So it should be no surprise that Trump has praised him: “Roger’s a good guy. He’s been so loyal and so wonderful.”
A senior Democratic aide told the Daily News that the deal started with a meeting between Schumer and Senate Majority Leader Mitch McConnell in his office Thursday evening.
McConnell proposed a short-term funding bill with a down payment on the wall, but Schumer rejected that, suggesting Democrats would commit to the path that Trump announced — an agreement for the House and Senate to work out border security in a conference committee.
And I want to get the timeline completely clear: Back in December, before the shutdown, when the Republicans still controlled both Houses of Congress, Democrats and Republicans hammered our a spending deal, Trump had agreed to sign in, and then, when presented with the actual bill that he had already agreed to, Donald changed his mind. Vice President Pence urged Trump to sign the bill and not shutdown the government. Trump, apparently being egged on by one of his slimiest advisors, Stephen Miller, vetoed the bill. A couple weeks later, Democrats officially took control of the lower House and immediately passed the exact same bill that Trump had originally agreed to. Senate Majority Piddler Mitch McConnell, despite private calls from other Republican Senators, refused to even schedule a vote of the bill. As the House passed 9 more versions of the spending bill (one unanimously), members of McConnell’s party began to publicly call for him to schedule a vote.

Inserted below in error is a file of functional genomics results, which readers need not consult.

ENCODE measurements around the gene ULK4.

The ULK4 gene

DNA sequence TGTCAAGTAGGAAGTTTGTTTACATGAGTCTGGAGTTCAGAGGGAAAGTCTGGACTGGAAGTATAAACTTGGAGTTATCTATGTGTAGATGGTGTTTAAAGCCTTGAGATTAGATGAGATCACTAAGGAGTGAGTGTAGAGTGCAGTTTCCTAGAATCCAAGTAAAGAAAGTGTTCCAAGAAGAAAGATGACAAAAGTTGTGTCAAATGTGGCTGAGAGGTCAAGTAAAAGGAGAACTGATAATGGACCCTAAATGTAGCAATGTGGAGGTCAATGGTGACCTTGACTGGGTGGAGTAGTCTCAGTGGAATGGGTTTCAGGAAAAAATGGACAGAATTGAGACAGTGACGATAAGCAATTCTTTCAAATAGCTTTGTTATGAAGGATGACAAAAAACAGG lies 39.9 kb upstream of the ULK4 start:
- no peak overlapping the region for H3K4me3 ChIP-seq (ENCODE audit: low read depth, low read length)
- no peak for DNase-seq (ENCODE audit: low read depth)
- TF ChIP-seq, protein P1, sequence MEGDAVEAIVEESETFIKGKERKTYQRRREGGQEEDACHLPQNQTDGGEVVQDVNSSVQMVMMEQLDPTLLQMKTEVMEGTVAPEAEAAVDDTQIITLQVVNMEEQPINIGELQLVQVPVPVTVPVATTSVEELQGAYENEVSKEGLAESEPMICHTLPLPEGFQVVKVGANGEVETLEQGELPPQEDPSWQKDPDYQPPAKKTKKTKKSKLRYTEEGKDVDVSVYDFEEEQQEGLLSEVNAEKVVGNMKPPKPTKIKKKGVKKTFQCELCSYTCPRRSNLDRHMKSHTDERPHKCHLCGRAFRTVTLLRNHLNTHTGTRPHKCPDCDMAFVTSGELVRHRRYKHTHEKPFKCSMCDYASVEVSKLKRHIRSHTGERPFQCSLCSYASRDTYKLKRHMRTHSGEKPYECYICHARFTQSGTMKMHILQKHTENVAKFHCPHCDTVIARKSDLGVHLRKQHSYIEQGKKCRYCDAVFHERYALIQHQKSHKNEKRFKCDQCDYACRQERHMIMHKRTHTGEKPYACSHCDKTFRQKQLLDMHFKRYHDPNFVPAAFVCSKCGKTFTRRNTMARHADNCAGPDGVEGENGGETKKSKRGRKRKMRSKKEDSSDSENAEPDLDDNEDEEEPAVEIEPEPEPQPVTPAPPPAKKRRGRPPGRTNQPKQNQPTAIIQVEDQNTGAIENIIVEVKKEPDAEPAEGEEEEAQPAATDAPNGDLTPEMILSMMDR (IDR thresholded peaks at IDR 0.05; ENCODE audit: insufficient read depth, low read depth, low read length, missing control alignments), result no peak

Pelosi informed the President that there would be no State of the Union Address while the shutdown was going on. Donald got into a snit, seeming to think that the earlier letter from Pelosi suggesting the date (back when everyone assumed the Senate Republicans were going to vote to re-open government sooner) somehow constituted a legal contract(?). Then insisted he could just show up and give the speech. At which point finally pundits on Fox News even had to admit that it doesn’t work that way. The State of the Union is defined in the Constitution as a report from the President to the Congress. And the Constitution also makes the Congress and co-equal branch of the government, and gives each House absolute control over its own chamber. The President cannot address either House without a resolution from the House inviting him. The Senate might pass such a resolution (though it was looking as if that wasn’t certain), but if the House doesn’t pass a matching resolution, and if Pelosi doesn’t approve turning the cameras on in the House Chamber, Donald isn’t going to get his big stage and those hundreds of thousands of viewers that he craves.